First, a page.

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Testing muzzle brakes / rifles for relative noise
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Picture of papaschmud
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After perusing the latest discussions around here on the subject of muzzle brakes, I thought I had better to head to the range and do some scientific testing. I personally have two rifles with Vias brakes and while the manufacturer claims virtually no increase in noise, I wanted to see for myself. Noting some of the discussion in the previous thread, I decided to test (with a decible meter) the various rifles both from the shooters position and also from a position 7' behind and 3' to the right of my shoulder. The idea with the second placement was to appoximate the noise level for a guide observing his client's shooting.

I started with the baseline of a Kimber 84 .308 22" barrel shooting 150gr. handloads. The shooter's number was 115 while the guide got nicked at 113. Next up I tested a custom M70 30/06 with a 25.5" tube and a Vias brake firing factory winchester 180gr silvertips. The shooter's number was 115.4 and guide's number was 113. Getting to the meat of the matter, the next test was run with another custom 70. This time a 26" .300 win mag was tested with and without it's Vias brake shooting 190gr. handloads. The with brake numbers showed 116.5 at the shooter and 115.4 for the guide. Without the brake, the shooter got rung to the tune of 115 and the guide got 113.4. The final test was run with an 8" Freedom Arms .454 Casull firing Winchester's 250 grain factory load. The shooter got lit up for 116.2 and the guide got 112.4.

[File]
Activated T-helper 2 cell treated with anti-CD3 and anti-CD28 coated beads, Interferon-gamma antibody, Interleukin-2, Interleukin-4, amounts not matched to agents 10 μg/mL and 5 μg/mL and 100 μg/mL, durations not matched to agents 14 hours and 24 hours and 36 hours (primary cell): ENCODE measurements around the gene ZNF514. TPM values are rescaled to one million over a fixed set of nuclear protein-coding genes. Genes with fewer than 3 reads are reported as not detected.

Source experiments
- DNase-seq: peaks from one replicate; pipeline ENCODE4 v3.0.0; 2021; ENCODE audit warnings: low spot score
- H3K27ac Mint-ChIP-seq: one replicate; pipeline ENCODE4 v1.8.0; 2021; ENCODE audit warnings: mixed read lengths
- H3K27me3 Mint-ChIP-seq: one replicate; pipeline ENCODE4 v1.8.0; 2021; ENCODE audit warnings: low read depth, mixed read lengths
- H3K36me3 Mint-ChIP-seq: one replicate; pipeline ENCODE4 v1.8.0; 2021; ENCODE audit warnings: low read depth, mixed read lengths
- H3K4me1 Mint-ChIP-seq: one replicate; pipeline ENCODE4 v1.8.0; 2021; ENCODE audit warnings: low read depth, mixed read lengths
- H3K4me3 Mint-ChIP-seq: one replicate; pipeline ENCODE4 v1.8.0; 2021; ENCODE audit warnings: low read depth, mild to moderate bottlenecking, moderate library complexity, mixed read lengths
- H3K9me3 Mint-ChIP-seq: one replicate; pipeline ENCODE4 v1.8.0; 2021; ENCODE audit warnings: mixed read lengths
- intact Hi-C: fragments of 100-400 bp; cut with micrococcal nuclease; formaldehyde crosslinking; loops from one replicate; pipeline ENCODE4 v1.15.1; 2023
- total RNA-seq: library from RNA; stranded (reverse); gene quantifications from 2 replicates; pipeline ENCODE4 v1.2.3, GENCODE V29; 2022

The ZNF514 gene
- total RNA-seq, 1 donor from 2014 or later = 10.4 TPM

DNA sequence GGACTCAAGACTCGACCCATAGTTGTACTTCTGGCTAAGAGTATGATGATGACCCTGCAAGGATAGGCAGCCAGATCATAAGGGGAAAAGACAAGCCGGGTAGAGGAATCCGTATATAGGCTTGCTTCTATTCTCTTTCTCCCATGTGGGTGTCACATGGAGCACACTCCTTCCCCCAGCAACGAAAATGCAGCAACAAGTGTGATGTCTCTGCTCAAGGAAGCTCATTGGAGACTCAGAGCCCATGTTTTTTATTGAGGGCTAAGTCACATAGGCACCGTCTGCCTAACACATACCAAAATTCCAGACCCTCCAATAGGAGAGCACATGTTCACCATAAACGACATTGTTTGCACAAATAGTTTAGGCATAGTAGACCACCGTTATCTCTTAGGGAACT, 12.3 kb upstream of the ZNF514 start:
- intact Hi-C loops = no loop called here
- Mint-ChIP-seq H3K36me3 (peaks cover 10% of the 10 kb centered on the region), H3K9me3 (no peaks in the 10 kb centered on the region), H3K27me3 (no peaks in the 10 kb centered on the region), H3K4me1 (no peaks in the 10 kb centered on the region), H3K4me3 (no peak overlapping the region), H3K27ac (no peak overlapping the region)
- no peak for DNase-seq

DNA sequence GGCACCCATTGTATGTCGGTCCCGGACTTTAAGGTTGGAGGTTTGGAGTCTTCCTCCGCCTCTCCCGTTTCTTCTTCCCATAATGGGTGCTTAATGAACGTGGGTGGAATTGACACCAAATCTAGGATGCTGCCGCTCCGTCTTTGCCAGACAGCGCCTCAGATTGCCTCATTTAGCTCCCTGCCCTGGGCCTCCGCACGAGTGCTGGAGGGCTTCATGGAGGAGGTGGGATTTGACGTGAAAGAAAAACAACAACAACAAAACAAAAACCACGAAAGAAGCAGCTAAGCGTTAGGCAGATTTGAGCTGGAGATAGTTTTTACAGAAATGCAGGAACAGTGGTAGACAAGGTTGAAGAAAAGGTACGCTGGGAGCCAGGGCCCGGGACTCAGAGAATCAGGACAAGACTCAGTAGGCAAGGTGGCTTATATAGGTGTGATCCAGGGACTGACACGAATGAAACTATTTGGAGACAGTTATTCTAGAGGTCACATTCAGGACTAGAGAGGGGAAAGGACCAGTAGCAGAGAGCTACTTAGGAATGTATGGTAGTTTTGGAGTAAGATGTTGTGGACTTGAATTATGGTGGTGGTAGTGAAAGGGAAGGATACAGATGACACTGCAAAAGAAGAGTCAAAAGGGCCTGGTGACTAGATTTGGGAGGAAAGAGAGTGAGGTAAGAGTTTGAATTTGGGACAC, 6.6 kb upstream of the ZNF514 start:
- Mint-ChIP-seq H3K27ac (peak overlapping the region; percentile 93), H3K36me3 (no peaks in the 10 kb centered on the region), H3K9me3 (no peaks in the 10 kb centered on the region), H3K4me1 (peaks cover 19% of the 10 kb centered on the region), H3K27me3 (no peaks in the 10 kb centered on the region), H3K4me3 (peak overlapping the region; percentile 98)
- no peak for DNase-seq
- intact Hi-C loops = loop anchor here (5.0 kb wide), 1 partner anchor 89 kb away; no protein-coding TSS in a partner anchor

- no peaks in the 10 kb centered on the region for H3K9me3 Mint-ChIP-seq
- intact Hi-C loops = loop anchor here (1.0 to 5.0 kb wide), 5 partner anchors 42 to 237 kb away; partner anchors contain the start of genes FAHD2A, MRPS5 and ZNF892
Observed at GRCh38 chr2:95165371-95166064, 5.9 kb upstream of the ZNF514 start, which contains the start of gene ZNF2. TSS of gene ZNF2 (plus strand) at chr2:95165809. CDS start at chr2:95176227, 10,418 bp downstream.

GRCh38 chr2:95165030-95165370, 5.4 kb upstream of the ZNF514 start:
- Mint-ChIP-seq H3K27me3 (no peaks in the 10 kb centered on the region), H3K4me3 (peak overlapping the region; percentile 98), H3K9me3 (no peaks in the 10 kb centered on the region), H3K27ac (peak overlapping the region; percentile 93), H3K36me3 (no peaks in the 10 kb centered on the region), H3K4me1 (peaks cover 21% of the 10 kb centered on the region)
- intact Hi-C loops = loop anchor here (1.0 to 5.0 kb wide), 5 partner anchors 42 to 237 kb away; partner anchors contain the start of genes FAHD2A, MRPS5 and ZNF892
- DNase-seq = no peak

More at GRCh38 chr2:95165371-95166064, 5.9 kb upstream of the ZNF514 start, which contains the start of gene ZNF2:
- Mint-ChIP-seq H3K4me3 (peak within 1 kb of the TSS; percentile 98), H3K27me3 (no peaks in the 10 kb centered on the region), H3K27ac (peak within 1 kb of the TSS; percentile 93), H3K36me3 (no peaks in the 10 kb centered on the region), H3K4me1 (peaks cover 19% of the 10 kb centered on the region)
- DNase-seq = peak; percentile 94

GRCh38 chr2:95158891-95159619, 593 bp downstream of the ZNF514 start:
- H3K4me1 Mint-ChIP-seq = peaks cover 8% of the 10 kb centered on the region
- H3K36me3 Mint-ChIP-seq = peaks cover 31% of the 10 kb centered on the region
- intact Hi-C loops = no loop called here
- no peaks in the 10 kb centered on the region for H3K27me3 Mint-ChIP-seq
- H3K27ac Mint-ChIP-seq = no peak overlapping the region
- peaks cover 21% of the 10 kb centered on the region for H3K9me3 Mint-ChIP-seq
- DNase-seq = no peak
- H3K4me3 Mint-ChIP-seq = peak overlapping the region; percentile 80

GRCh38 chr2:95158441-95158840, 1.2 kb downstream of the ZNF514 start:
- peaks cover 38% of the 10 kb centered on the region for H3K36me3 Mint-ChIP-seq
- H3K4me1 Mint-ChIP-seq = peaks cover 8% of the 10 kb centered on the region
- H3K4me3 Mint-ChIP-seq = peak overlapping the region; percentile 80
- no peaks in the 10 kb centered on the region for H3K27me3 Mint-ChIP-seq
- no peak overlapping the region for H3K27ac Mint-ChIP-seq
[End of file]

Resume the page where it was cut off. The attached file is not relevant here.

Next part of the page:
The evidence shows that although some brakes are indeed very loud, the Vias does meet the makers claim of negligable noise increase. The factors most involved in noise seem to be gas velocity and more importantly, barrel length.


Gabe

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Posts: 410 | Location: Granite City, WI | Registered: 10 March 2003Reply With Quote
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Correct me if wrong.